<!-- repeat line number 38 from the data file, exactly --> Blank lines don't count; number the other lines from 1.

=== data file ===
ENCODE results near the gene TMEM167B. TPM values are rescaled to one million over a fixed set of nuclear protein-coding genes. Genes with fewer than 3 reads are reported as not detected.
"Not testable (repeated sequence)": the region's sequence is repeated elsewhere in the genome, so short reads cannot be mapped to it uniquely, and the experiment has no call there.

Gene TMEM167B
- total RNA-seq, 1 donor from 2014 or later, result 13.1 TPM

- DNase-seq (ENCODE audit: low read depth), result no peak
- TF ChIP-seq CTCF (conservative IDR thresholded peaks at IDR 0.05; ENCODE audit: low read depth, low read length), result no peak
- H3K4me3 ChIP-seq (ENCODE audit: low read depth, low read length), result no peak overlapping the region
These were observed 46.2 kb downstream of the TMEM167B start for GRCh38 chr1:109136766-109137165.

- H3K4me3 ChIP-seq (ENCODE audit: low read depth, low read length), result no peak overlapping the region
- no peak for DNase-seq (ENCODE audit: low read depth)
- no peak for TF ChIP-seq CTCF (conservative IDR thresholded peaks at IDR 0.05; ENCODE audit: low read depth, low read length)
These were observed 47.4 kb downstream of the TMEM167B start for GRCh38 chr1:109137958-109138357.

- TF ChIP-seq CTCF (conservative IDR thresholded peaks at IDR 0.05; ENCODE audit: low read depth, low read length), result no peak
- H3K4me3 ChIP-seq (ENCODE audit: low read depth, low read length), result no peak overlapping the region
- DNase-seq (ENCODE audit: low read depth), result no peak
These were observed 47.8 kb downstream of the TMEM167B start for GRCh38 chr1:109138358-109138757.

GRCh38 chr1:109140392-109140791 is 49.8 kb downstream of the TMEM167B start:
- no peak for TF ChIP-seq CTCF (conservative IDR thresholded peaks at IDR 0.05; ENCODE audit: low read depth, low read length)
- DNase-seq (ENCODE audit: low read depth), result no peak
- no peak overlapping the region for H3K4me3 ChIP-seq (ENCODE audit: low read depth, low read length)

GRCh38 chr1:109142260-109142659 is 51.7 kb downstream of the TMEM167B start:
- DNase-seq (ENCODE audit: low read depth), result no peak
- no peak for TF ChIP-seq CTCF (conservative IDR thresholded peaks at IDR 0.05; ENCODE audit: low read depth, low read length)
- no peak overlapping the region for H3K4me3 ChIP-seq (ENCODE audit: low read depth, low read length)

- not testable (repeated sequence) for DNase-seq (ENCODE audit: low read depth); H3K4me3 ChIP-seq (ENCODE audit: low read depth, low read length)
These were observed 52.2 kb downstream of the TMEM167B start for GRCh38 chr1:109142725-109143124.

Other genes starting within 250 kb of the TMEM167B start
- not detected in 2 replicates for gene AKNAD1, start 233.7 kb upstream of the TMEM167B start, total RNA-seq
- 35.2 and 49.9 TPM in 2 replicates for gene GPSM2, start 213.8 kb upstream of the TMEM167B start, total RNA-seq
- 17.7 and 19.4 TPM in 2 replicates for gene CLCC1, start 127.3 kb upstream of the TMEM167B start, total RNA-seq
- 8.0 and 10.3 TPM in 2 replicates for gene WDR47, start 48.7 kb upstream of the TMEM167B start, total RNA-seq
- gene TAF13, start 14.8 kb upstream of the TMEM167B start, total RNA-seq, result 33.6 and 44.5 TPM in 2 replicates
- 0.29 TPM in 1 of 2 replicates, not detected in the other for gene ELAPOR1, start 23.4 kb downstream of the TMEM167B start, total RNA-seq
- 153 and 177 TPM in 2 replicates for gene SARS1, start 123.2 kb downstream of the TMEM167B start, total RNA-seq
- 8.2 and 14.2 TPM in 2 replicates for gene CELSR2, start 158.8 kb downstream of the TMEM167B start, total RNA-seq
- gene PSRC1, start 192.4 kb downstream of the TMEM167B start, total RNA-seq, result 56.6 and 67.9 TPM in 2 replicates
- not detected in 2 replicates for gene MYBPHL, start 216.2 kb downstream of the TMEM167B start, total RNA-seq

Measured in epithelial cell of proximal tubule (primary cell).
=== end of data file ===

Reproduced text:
Measured in epithelial cell of proximal tubule (primary cell).